And the format of world competitions has also changed. In WDSF world championships, all finalists must now dance several solo dances as well as the group rounds for which DanceSport is well known. This is beneficial not only for judges who get to concentrate on each couple throughout an entire dance, but also for spectators who get to better see and understand the differences in style and technique which different couples may exhibit.

Also being tested at this time are additional changes to the judging system, where couples are required to perform certain figures in each dance, so that judges may more easily evaluate their level of execution in performing the same figures. As this system is perfected, there is every likelihood that it will become a standard element of judging DanceSport competitions around the world.

I also often hear that competitive ballroom dancing is an artistic endeavor, not a sport, and should no more be in the Olympics than other artistic endeavors. But the fact remains that artistic sports such as gymnastics, rhythmic gymnastics, diving, synchronized swimming and figure skating have been in the Olympic Games for years and have a devoted following of fans who bring in considerable revenue at the box office and many millions of TV viewers. If these artistic sports are able to participate within the athletic family, why not DanceSport, where physical acumen and endurance as well as artistry and grace are clearly evident on the competitive dance floor?

USA Dance has been a member of the United States Olympic Committee since the late 1990's, recognized by the USOC as the National Governing Body for DanceSport. We presently serve on the Multi Sport Organization Council of the USOC, and I have received the honor of recently being named chair of the MSOC's committee tasked with increasing the collaboration between the MSOC and other elements within the Olympic and Paralympic family. This will mean forging closer relationships for USA Dance with Olympians, Paralympians and other National Governing Bodies.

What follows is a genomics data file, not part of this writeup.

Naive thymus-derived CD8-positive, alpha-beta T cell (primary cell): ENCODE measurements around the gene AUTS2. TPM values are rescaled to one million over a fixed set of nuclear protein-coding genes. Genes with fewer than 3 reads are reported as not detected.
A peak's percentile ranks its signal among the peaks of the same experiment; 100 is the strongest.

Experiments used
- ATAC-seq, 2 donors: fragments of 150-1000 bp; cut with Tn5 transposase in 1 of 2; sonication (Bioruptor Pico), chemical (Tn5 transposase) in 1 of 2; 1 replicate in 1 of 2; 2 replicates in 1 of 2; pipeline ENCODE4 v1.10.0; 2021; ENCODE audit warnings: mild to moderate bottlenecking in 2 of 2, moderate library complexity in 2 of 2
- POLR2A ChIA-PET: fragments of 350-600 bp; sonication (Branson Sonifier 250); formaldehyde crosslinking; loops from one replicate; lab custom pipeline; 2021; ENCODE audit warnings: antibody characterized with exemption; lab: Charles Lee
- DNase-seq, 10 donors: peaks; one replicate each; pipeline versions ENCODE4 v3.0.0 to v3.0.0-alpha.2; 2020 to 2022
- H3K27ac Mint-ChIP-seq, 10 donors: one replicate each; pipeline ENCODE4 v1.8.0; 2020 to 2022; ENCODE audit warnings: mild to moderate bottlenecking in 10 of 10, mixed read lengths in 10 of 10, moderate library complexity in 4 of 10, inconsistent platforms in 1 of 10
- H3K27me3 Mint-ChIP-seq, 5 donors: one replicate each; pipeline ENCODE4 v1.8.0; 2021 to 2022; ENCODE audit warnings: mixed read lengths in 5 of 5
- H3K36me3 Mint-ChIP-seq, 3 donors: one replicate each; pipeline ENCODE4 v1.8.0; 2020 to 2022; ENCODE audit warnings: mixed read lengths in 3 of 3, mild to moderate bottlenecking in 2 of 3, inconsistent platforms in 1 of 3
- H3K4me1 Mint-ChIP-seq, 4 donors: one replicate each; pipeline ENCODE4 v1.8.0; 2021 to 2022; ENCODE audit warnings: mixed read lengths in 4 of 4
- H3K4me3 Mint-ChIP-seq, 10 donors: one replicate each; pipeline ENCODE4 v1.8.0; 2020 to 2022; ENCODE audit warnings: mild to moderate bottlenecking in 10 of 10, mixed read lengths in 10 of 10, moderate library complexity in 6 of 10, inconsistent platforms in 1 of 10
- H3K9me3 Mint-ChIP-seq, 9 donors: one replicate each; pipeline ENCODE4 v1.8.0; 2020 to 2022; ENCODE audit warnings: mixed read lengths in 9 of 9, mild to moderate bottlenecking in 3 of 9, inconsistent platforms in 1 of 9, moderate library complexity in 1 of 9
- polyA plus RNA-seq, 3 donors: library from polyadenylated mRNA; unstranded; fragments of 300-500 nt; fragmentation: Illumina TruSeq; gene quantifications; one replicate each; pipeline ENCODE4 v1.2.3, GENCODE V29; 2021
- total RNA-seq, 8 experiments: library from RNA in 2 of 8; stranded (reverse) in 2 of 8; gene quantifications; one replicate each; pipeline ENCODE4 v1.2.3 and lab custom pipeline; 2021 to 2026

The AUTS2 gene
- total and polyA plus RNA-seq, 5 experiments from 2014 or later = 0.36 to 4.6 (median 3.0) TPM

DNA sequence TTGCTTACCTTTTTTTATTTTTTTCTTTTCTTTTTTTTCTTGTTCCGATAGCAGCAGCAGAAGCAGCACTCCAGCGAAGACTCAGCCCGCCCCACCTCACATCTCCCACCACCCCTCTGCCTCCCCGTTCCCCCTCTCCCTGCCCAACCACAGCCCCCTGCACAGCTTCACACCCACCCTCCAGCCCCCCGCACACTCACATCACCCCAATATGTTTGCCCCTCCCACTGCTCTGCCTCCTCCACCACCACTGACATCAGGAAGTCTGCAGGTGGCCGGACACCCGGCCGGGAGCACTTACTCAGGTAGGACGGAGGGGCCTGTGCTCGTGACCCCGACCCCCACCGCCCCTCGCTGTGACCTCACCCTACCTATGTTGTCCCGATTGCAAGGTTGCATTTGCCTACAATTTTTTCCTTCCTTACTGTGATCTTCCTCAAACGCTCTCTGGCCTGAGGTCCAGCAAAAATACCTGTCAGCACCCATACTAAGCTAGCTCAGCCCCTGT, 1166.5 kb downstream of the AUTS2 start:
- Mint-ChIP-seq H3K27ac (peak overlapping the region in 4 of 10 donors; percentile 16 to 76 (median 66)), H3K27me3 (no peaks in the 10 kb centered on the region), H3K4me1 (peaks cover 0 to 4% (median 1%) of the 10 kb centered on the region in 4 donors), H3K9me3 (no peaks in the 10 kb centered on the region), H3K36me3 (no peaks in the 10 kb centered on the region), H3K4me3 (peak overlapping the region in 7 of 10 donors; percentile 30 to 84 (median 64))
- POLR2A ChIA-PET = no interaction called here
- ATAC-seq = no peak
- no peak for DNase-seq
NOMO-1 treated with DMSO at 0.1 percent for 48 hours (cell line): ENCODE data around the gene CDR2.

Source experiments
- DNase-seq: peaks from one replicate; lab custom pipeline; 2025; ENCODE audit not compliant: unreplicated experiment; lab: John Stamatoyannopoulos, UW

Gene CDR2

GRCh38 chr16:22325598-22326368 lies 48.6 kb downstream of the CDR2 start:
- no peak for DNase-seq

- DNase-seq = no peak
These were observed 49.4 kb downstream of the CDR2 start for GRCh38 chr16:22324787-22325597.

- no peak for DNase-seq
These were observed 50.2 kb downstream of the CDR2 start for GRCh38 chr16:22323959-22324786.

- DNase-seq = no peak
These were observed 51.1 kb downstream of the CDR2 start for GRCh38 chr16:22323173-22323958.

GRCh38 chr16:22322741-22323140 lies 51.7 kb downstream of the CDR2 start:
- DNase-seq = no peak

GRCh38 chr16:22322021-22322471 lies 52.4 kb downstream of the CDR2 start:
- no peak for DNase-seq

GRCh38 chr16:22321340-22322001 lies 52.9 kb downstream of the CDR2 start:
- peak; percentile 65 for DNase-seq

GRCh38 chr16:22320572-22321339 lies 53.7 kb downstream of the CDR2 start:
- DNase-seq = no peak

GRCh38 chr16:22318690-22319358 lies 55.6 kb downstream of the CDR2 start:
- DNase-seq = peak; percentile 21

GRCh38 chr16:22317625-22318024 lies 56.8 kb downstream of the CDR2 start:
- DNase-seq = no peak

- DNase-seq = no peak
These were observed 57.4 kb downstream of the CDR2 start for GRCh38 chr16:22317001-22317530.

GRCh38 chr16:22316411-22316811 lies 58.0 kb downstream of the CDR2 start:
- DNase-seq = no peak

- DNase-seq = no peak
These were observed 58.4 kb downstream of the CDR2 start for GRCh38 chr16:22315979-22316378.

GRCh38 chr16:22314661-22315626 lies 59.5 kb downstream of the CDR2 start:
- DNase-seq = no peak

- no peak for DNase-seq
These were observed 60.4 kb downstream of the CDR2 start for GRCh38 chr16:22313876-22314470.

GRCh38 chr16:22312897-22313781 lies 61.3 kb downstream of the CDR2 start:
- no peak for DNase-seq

We will soon be asking interested chapters to help celebrate Olympic Day this coming June, by honoring athletes and the role that healthy physical activity plays in all our lives.

Even if DanceSport never succeeds in becoming an Olympic program sport, it is already participating in other Games that form part of the Olympic family of competitions, including the Asian Games and the World Games. USA Dance has sent athletes every four years to the World Games, where DanceSport is among the most popular of sports and is only one of a few to be filmed for a world-wide audience.

As I have reported earlier, the next step toward becoming an Olympic program sport is for DanceSport to be included in the Pan American Games. Strides continue to be made as more Latin American countries establish national DanceSport federations that in turn win acceptance by the WDSF and each country's national Olympic committee. The future is bright for this next step on the Olympic ladder.

So, even if the inclusion of DanceSport in the Olympic Games is far in the future, every year DanceSport becomes a better adjudicated, more fair and understandable competitive endeavor as a result of its affiliation with the Olympic movement, and this in turn brings increased recognition and growing respect for our beautiful artistic sport.

Lydia T. Scardina